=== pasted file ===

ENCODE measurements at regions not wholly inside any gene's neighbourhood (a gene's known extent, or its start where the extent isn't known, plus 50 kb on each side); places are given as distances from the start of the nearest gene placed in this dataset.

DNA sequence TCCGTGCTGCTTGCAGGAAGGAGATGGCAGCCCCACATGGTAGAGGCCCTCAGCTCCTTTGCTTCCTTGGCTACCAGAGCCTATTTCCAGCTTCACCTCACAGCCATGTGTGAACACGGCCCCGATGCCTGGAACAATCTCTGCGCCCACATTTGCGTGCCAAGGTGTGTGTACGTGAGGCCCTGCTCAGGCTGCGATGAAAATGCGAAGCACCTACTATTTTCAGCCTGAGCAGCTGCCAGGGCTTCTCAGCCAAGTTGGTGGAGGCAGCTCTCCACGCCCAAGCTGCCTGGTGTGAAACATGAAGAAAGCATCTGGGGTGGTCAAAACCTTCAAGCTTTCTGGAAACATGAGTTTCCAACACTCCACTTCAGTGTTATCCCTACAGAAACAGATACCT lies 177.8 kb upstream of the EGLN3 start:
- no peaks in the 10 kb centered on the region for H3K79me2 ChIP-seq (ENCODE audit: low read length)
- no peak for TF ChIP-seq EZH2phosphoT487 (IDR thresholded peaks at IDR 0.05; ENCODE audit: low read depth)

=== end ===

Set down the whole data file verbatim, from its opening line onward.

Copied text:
ENCODE measurements at regions not wholly inside any gene's neighbourhood (a gene's known extent, or its start where the extent isn't known, plus 50 kb on each side); places are given as distances from the start of the nearest gene placed in this dataset.

DNA sequence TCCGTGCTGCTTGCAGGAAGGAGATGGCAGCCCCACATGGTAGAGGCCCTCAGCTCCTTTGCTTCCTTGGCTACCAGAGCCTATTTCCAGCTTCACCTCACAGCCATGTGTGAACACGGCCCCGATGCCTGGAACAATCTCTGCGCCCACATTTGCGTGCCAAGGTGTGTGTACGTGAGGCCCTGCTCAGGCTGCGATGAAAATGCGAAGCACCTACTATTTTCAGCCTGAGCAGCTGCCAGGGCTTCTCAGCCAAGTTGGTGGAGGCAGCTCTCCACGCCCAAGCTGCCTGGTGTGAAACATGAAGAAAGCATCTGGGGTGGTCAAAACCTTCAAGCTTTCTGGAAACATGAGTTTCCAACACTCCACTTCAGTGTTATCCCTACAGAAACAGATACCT lies 177.8 kb upstream of the EGLN3 start:
- no peaks in the 10 kb centered on the region for H3K79me2 ChIP-seq (ENCODE audit: low read length)
- no peak for TF ChIP-seq EZH2phosphoT487 (IDR thresholded peaks at IDR 0.05; ENCODE audit: low read depth)